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South Korea protests penalties assessed in short track

February 8, 2022 GMT
Lee Juneseo of South Korea races in his heat of the men's 1,000-meter during the short track speedskating competition at the 2022 Winter Olympics, Saturday, Feb. 5, 2022, in Beijing. (AP Photo/Natacha Pisarenko)
Lee Juneseo of South Korea races in his heat of the men's 1,000-meter during the short track speedskating competition at the 2022 Winter Olympics, Saturday, Feb. 5, 2022, in Beijing. (AP Photo/Natacha Pisarenko)
Lee Juneseo of South Korea races in his heat of the men's 1,000-meter during the short track speedskating competition at the 2022 Winter Olympics, Saturday, Feb. 5, 2022, in Beijing. (AP Photo/Natacha Pisarenko)
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Lee Juneseo of South Korea races in his heat of the men's 1,000-meter during the short track speedskating competition at the 2022 Winter Olympics, Saturday, Feb. 5, 2022, in Beijing. (AP Photo/Natacha Pisarenko)
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Lee Juneseo of South Korea races in his heat of the men's 1,000-meter during the short track speedskating competition at the 2022 Winter Olympics, Saturday, Feb. 5, 2022, in Beijing. (AP Photo/Natacha Pisarenko)

BEIJING (AP) — Angered by the disqualifications of two of its short track speedskaters at the Beijing Games, South Korea filed complaints with the International Skating Union and International Olympic Committee on Tuesday.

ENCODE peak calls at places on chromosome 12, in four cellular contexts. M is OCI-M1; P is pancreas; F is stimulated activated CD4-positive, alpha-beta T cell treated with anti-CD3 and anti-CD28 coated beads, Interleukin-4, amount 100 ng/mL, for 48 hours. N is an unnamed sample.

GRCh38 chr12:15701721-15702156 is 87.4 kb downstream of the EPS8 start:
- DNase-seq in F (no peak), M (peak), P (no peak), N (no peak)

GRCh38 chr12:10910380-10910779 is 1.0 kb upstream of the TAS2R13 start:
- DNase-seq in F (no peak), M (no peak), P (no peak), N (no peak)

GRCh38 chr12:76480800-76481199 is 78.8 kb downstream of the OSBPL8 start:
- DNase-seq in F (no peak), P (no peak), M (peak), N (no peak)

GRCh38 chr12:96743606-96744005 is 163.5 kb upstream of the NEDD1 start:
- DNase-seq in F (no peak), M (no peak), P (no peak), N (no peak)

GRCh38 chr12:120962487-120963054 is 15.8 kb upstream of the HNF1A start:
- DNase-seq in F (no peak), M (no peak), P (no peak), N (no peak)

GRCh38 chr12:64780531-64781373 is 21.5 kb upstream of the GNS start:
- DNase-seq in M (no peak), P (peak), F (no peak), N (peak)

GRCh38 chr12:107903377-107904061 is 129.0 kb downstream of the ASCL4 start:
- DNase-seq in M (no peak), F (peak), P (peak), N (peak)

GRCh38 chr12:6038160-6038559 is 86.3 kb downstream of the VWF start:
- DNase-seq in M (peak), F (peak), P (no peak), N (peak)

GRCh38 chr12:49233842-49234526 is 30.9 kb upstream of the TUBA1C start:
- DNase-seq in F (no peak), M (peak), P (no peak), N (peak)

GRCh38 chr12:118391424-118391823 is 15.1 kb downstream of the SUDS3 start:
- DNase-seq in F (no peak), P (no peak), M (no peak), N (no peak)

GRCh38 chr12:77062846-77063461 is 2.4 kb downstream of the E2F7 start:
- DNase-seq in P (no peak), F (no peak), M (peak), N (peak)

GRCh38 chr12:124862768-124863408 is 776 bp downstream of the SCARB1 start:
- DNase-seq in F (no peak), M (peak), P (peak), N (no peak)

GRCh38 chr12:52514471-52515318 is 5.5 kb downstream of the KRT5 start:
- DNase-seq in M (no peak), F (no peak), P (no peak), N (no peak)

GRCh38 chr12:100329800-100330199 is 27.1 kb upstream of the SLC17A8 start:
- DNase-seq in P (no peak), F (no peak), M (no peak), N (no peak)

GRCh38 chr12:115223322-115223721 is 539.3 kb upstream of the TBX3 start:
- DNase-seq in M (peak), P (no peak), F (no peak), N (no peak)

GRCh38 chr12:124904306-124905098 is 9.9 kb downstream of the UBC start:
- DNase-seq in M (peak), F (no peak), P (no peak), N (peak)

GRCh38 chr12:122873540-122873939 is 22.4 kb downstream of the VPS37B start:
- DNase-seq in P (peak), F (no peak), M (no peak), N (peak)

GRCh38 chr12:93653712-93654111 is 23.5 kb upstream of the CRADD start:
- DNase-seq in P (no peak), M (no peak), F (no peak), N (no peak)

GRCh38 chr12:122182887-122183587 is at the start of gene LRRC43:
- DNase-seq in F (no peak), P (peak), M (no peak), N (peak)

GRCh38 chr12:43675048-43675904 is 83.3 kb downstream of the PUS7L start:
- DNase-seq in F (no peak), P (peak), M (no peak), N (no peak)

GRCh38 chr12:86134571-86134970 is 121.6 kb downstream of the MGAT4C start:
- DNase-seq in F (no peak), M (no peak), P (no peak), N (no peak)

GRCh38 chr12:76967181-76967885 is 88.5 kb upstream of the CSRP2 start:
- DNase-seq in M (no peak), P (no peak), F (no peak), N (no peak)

World record holder Hwang Daeheon and Lee Juneseo were disqualified in the semifinals of the men’s 1,000 meters a night earlier.

Yoon Hong Geun, chef de mission for South Korea, said an appeal also will be filed with the Court of Arbitration for Sport.

“We hope that such things will never ever happen again in the future,” Yoon said at a news conference.

Immediately after the semifinals, the Koreans filed a protest with the referee asking for the reason why Hwang and Lee were DQ’d. The complaint was then filed to the ISU.

“The decision on the field of play will not be altered according to the sport’s rules,” said Choi Yong Koo, support team leader for South Korea. “We are very clear on that, but are instead asking that such unfair penalties will be prevented from happening again. We are planning to protest more fiercely.”

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Choi noted that in the video replay of the 1,000 A final, Ren Ziwei of China appeared to have his hands on the leg of Liu Shaolin Sandor of Hungary, who crossed the finish line first, fell and spun into the pads.

Liu was penalized twice and earned a yellow card. That elevated Ren, who crossed second, to the gold medal.

“We can’t understand why the Hungarian athlete got a penalty,” Choi said. “The ISU has been refining the judgment system every year, but the right to make the final decision goes to the chief referee. We have to rely on his fair judgement.”

South Korea coach Lee So Hee added, “As you can see in the video replay, our athletes didn’t touch other athletes but still got many penalties.”

South Korea is a hotbed for short track and its fans are passionate about the sport.

Yoon said fans have reached out to the Korean Olympic Committee and on social media urging the team to return home.

“We had so many phone calls coming in that we couldn’t sleep,” Yoon said. “But for the sake of all the efforts made by our athletes and related staff to come to Beijing, and because we have many races left in the remaining days, we decide to stay and finish the Games. Meanwhile, we will do whatever we can to protest against the penalties.”

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